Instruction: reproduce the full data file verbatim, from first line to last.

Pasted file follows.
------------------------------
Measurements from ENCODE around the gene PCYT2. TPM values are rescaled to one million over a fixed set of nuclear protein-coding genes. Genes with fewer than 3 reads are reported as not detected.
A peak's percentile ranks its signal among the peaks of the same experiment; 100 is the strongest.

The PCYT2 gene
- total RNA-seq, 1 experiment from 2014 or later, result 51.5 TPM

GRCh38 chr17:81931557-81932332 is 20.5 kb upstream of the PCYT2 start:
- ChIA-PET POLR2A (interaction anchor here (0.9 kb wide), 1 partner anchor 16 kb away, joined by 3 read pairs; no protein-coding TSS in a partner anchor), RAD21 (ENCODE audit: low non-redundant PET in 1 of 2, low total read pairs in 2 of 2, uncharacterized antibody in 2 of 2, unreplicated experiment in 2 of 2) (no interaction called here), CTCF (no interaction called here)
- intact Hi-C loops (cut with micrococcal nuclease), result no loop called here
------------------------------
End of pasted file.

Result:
Measurements from ENCODE around the gene PCYT2. TPM values are rescaled to one million over a fixed set of nuclear protein-coding genes. Genes with fewer than 3 reads are reported as not detected.
A peak's percentile ranks its signal among the peaks of the same experiment; 100 is the strongest.

The PCYT2 gene
- total RNA-seq, 1 experiment from 2014 or later, result 51.5 TPM

GRCh38 chr17:81931557-81932332 is 20.5 kb upstream of the PCYT2 start:
- ChIA-PET POLR2A (interaction anchor here (0.9 kb wide), 1 partner anchor 16 kb away, joined by 3 read pairs; no protein-coding TSS in a partner anchor), RAD21 (ENCODE audit: low non-redundant PET in 1 of 2, low total read pairs in 2 of 2, uncharacterized antibody in 2 of 2, unreplicated experiment in 2 of 2) (no interaction called here), CTCF (no interaction called here)
- intact Hi-C loops (cut with micrococcal nuclease), result no loop called here